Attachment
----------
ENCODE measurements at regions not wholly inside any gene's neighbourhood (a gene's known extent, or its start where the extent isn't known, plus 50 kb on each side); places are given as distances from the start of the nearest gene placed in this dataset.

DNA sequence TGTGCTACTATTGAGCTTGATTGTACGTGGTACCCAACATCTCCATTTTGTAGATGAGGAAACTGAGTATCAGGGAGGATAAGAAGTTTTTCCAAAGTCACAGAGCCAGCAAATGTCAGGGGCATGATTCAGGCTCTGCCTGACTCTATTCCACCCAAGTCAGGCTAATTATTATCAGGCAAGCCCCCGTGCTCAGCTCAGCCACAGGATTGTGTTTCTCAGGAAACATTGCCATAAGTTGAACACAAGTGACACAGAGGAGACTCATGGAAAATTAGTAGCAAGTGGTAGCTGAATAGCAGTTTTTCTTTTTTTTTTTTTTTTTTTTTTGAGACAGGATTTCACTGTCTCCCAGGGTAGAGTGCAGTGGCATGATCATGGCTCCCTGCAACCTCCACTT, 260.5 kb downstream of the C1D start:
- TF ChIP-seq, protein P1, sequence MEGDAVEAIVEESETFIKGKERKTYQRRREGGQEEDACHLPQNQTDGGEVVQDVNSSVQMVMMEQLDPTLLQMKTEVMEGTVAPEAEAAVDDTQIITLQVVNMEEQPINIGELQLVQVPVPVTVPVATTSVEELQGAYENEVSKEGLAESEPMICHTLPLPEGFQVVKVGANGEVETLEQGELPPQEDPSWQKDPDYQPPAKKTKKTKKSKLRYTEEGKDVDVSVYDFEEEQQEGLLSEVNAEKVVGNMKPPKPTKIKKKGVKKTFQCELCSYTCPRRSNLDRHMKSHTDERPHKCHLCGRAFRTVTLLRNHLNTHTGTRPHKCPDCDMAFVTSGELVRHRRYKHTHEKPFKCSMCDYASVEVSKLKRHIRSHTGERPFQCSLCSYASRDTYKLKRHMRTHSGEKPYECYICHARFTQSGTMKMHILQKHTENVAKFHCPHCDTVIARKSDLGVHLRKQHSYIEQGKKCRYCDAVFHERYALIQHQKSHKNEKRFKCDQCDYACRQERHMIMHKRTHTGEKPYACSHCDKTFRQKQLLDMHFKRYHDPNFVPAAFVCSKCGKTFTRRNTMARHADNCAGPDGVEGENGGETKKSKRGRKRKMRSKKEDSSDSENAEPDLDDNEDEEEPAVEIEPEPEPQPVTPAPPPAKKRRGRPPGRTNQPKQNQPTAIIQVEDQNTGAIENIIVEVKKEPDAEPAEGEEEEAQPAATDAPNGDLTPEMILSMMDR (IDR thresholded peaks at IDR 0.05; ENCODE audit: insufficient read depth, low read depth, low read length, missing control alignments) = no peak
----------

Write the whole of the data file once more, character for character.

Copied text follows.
ENCODE measurements at regions not wholly inside any gene's neighbourhood (a gene's known extent, or its start where the extent isn't known, plus 50 kb on each side); places are given as distances from the start of the nearest gene placed in this dataset.

DNA sequence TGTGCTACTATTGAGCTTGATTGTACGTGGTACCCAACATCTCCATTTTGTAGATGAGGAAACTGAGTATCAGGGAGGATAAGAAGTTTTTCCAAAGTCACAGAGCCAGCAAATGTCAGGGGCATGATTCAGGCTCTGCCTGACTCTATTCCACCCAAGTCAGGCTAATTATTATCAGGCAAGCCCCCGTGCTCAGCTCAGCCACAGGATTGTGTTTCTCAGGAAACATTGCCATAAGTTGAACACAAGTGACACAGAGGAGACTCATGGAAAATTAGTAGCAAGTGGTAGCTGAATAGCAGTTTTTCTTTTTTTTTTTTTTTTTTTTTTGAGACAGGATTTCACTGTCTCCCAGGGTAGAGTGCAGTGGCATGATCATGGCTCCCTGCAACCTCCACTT, 260.5 kb downstream of the C1D start:
- TF ChIP-seq, protein P1, sequence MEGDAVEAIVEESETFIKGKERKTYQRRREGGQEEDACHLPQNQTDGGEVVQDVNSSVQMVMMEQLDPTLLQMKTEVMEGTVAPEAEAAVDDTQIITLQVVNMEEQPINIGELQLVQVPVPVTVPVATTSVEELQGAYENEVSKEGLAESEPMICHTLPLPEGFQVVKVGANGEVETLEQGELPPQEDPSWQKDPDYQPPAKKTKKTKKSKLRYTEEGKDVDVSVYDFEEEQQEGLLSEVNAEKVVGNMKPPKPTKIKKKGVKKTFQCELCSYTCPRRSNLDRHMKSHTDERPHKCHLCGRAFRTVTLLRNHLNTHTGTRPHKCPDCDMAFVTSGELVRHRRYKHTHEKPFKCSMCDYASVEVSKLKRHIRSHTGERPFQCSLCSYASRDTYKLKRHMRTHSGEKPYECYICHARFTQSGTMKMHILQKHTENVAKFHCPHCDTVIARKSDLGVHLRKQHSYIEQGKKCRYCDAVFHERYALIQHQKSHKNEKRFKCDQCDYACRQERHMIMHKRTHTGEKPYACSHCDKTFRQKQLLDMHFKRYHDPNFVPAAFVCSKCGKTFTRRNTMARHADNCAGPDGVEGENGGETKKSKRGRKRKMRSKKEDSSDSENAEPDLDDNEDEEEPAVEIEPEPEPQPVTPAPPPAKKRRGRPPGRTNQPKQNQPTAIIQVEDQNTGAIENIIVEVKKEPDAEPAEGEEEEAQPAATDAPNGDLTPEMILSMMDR (IDR thresholded peaks at IDR 0.05; ENCODE audit: insufficient read depth, low read depth, low read length, missing control alignments) = no peak